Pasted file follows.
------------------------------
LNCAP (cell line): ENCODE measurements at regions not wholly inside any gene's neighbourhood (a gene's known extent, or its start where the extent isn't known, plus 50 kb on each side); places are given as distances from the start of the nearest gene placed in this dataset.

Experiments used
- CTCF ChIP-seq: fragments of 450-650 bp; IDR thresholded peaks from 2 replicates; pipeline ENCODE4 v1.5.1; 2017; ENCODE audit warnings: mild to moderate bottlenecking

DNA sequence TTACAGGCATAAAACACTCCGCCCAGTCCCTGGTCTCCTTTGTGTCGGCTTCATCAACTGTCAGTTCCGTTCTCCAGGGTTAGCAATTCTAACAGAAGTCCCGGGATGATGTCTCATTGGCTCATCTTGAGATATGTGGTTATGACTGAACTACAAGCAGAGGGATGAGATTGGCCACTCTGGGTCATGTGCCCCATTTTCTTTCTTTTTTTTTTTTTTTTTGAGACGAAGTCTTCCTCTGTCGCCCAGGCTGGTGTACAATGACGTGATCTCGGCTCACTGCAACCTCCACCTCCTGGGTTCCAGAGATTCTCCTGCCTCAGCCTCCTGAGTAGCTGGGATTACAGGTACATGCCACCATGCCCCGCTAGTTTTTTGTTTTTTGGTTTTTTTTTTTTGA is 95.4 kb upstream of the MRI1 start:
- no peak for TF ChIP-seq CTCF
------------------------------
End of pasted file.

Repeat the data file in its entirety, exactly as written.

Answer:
LNCAP (cell line): ENCODE measurements at regions not wholly inside any gene's neighbourhood (a gene's known extent, or its start where the extent isn't known, plus 50 kb on each side); places are given as distances from the start of the nearest gene placed in this dataset.

Experiments used
- CTCF ChIP-seq: fragments of 450-650 bp; IDR thresholded peaks from 2 replicates; pipeline ENCODE4 v1.5.1; 2017; ENCODE audit warnings: mild to moderate bottlenecking

DNA sequence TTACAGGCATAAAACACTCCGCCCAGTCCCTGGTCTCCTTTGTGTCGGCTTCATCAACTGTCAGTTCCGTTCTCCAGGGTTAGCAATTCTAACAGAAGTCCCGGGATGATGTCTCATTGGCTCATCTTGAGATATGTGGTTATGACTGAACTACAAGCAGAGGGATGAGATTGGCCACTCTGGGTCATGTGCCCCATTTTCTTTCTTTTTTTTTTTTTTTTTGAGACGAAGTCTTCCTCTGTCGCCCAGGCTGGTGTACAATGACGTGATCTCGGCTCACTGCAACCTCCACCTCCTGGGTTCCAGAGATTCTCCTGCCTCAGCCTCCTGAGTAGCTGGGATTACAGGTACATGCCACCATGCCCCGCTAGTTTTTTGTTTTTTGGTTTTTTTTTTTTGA is 95.4 kb upstream of the MRI1 start:
- no peak for TF ChIP-seq CTCF